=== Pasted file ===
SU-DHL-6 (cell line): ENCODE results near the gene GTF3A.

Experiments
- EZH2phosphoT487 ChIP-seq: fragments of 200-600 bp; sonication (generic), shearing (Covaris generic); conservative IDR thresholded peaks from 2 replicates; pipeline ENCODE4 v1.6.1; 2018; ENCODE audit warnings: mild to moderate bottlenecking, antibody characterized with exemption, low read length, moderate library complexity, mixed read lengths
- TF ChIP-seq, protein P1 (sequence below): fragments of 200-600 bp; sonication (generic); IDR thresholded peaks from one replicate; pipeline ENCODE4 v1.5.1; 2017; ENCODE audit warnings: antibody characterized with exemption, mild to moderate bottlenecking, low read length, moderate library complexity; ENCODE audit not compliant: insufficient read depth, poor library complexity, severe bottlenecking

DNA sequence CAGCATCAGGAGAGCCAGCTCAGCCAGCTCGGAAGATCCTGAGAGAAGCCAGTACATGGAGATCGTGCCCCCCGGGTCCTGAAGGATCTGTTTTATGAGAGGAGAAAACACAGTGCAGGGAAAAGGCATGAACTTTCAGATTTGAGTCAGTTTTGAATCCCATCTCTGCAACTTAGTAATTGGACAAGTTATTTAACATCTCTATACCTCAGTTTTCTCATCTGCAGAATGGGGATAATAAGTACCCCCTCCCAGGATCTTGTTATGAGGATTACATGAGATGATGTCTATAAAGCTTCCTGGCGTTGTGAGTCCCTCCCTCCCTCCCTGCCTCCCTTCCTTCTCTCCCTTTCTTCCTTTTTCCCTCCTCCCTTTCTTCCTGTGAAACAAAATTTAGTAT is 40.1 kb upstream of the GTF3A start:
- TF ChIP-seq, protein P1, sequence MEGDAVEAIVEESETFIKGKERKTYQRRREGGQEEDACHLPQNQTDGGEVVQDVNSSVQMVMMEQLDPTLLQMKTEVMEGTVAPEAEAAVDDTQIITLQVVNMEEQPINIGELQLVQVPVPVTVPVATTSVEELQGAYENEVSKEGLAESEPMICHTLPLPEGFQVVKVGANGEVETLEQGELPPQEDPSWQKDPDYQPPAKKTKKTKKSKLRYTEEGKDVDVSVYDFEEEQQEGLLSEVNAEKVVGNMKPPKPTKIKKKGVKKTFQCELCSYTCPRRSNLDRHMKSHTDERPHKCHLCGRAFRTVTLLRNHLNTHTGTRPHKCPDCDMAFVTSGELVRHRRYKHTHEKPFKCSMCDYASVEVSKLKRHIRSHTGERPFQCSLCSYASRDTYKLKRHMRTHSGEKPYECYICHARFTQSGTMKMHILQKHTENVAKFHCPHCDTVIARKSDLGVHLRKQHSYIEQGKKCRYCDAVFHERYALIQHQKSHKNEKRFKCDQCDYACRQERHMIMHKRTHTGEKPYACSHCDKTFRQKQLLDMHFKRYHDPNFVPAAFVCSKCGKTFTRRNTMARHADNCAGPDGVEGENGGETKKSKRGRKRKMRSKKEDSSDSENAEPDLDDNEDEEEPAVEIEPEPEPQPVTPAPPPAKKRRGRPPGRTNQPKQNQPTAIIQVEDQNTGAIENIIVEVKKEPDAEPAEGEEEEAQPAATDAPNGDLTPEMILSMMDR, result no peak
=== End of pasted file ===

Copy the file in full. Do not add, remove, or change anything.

SU-DHL-6 (cell line): ENCODE results near the gene GTF3A.

Experiments
- EZH2phosphoT487 ChIP-seq: fragments of 200-600 bp; sonication (generic), shearing (Covaris generic); conservative IDR thresholded peaks from 2 replicates; pipeline ENCODE4 v1.6.1; 2018; ENCODE audit warnings: mild to moderate bottlenecking, antibody characterized with exemption, low read length, moderate library complexity, mixed read lengths
- TF ChIP-seq, protein P1 (sequence below): fragments of 200-600 bp; sonication (generic); IDR thresholded peaks from one replicate; pipeline ENCODE4 v1.5.1; 2017; ENCODE audit warnings: antibody characterized with exemption, mild to moderate bottlenecking, low read length, moderate library complexity; ENCODE audit not compliant: insufficient read depth, poor library complexity, severe bottlenecking

DNA sequence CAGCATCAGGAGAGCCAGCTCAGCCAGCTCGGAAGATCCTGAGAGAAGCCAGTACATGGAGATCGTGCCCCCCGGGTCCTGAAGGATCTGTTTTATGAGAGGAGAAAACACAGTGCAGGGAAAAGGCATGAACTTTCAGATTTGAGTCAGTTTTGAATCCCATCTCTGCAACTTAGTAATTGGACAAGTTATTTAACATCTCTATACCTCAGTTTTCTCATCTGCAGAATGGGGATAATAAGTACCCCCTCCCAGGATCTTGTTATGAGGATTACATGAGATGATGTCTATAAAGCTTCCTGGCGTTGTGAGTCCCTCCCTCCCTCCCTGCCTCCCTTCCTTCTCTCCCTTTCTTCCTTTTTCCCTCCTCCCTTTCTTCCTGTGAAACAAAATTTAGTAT is 40.1 kb upstream of the GTF3A start:
- TF ChIP-seq, protein P1, sequence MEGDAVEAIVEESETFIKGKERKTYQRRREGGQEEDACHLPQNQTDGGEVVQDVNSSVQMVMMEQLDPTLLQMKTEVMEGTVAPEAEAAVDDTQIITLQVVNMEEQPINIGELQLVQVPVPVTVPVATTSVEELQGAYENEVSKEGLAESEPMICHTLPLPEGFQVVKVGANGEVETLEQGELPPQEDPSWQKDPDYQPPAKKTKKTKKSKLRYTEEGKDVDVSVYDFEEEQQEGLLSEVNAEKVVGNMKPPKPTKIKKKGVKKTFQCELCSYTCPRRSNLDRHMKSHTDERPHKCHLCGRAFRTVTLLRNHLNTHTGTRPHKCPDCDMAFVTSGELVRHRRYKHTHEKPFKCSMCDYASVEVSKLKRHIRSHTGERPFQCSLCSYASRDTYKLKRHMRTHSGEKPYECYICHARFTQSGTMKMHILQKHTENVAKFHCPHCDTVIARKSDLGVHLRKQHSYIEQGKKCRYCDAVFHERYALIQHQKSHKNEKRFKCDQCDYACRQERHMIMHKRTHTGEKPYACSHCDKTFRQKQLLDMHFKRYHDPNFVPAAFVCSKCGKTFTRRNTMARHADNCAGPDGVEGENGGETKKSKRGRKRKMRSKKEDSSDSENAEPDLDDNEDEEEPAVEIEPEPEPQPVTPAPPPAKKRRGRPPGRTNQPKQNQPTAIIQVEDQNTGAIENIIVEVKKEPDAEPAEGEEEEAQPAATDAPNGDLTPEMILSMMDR, result no peak